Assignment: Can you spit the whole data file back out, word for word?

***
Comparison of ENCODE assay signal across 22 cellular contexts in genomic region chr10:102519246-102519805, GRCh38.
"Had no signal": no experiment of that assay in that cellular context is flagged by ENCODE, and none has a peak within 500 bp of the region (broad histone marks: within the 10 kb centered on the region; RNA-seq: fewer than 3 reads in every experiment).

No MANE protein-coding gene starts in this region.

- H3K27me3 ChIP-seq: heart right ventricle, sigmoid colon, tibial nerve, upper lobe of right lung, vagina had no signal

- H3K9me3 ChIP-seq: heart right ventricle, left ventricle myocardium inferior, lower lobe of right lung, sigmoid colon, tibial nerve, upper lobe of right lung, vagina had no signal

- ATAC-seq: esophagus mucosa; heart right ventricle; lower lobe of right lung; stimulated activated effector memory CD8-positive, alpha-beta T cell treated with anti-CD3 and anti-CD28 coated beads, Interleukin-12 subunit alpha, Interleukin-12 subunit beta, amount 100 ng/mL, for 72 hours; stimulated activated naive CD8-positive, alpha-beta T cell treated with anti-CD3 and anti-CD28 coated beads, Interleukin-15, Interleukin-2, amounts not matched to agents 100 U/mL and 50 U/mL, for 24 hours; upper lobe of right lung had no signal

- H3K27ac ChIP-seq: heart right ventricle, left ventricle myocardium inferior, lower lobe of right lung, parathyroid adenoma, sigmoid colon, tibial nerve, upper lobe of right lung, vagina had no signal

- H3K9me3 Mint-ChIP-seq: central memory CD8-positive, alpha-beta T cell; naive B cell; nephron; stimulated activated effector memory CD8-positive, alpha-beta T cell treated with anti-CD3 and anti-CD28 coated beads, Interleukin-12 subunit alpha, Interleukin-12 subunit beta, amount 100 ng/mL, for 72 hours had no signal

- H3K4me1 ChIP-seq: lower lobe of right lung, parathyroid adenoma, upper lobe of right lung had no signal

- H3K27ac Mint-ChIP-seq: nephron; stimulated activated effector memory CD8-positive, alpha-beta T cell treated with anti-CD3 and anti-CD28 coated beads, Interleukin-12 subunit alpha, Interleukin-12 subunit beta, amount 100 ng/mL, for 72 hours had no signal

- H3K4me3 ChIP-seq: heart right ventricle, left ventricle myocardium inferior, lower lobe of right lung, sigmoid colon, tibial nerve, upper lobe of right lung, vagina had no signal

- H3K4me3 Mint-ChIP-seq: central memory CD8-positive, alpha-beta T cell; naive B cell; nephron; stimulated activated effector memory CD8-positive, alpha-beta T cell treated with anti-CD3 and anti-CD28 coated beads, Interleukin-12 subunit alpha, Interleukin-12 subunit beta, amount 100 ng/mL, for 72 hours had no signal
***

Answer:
Comparison of ENCODE assay signal across 22 cellular contexts in genomic region chr10:102519246-102519805, GRCh38.
"Had no signal": no experiment of that assay in that cellular context is flagged by ENCODE, and none has a peak within 500 bp of the region (broad histone marks: within the 10 kb centered on the region; RNA-seq: fewer than 3 reads in every experiment).

No MANE protein-coding gene starts in this region.

- H3K27me3 ChIP-seq: heart right ventricle, sigmoid colon, tibial nerve, upper lobe of right lung, vagina had no signal

- H3K9me3 ChIP-seq: heart right ventricle, left ventricle myocardium inferior, lower lobe of right lung, sigmoid colon, tibial nerve, upper lobe of right lung, vagina had no signal

- ATAC-seq: esophagus mucosa; heart right ventricle; lower lobe of right lung; stimulated activated effector memory CD8-positive, alpha-beta T cell treated with anti-CD3 and anti-CD28 coated beads, Interleukin-12 subunit alpha, Interleukin-12 subunit beta, amount 100 ng/mL, for 72 hours; stimulated activated naive CD8-positive, alpha-beta T cell treated with anti-CD3 and anti-CD28 coated beads, Interleukin-15, Interleukin-2, amounts not matched to agents 100 U/mL and 50 U/mL, for 24 hours; upper lobe of right lung had no signal

- H3K27ac ChIP-seq: heart right ventricle, left ventricle myocardium inferior, lower lobe of right lung, parathyroid adenoma, sigmoid colon, tibial nerve, upper lobe of right lung, vagina had no signal

- H3K9me3 Mint-ChIP-seq: central memory CD8-positive, alpha-beta T cell; naive B cell; nephron; stimulated activated effector memory CD8-positive, alpha-beta T cell treated with anti-CD3 and anti-CD28 coated beads, Interleukin-12 subunit alpha, Interleukin-12 subunit beta, amount 100 ng/mL, for 72 hours had no signal

- H3K4me1 ChIP-seq: lower lobe of right lung, parathyroid adenoma, upper lobe of right lung had no signal

- H3K27ac Mint-ChIP-seq: nephron; stimulated activated effector memory CD8-positive, alpha-beta T cell treated with anti-CD3 and anti-CD28 coated beads, Interleukin-12 subunit alpha, Interleukin-12 subunit beta, amount 100 ng/mL, for 72 hours had no signal

- H3K4me3 ChIP-seq: heart right ventricle, left ventricle myocardium inferior, lower lobe of right lung, sigmoid colon, tibial nerve, upper lobe of right lung, vagina had no signal

- H3K4me3 Mint-ChIP-seq: central memory CD8-positive, alpha-beta T cell; naive B cell; nephron; stimulated activated effector memory CD8-positive, alpha-beta T cell treated with anti-CD3 and anti-CD28 coated beads, Interleukin-12 subunit alpha, Interleukin-12 subunit beta, amount 100 ng/mL, for 72 hours had no signal